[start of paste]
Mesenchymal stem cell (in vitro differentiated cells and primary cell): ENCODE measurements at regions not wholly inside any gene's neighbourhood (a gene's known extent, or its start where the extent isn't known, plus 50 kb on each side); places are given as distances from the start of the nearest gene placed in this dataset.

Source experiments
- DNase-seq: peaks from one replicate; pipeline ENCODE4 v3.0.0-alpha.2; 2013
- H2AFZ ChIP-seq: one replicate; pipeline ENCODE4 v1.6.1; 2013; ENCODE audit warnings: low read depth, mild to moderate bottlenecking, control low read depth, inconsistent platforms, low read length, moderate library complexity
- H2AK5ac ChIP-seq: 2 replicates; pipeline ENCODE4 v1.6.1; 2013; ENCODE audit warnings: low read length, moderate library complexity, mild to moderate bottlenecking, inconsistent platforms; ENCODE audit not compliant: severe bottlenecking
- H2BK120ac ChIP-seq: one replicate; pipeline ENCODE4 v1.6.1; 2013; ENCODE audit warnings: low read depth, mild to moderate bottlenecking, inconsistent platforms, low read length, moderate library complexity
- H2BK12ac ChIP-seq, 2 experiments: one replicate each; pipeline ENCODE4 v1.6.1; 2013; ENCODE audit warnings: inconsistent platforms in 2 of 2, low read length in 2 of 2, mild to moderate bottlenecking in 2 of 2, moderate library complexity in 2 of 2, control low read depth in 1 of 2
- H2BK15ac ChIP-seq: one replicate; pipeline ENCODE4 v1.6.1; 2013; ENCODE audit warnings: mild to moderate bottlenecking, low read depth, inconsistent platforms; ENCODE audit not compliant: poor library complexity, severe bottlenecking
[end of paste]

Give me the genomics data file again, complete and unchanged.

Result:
Mesenchymal stem cell (in vitro differentiated cells and primary cell): ENCODE measurements at regions not wholly inside any gene's neighbourhood (a gene's known extent, or its start where the extent isn't known, plus 50 kb on each side); places are given as distances from the start of the nearest gene placed in this dataset.

Source experiments
- DNase-seq: peaks from one replicate; pipeline ENCODE4 v3.0.0-alpha.2; 2013
- H2AFZ ChIP-seq: one replicate; pipeline ENCODE4 v1.6.1; 2013; ENCODE audit warnings: low read depth, mild to moderate bottlenecking, control low read depth, inconsistent platforms, low read length, moderate library complexity
- H2AK5ac ChIP-seq: 2 replicates; pipeline ENCODE4 v1.6.1; 2013; ENCODE audit warnings: low read length, moderate library complexity, mild to moderate bottlenecking, inconsistent platforms; ENCODE audit not compliant: severe bottlenecking
- H2BK120ac ChIP-seq: one replicate; pipeline ENCODE4 v1.6.1; 2013; ENCODE audit warnings: low read depth, mild to moderate bottlenecking, inconsistent platforms, low read length, moderate library complexity
- H2BK12ac ChIP-seq, 2 experiments: one replicate each; pipeline ENCODE4 v1.6.1; 2013; ENCODE audit warnings: inconsistent platforms in 2 of 2, low read length in 2 of 2, mild to moderate bottlenecking in 2 of 2, moderate library complexity in 2 of 2, control low read depth in 1 of 2
- H2BK15ac ChIP-seq: one replicate; pipeline ENCODE4 v1.6.1; 2013; ENCODE audit warnings: mild to moderate bottlenecking, low read depth, inconsistent platforms; ENCODE audit not compliant: poor library complexity, severe bottlenecking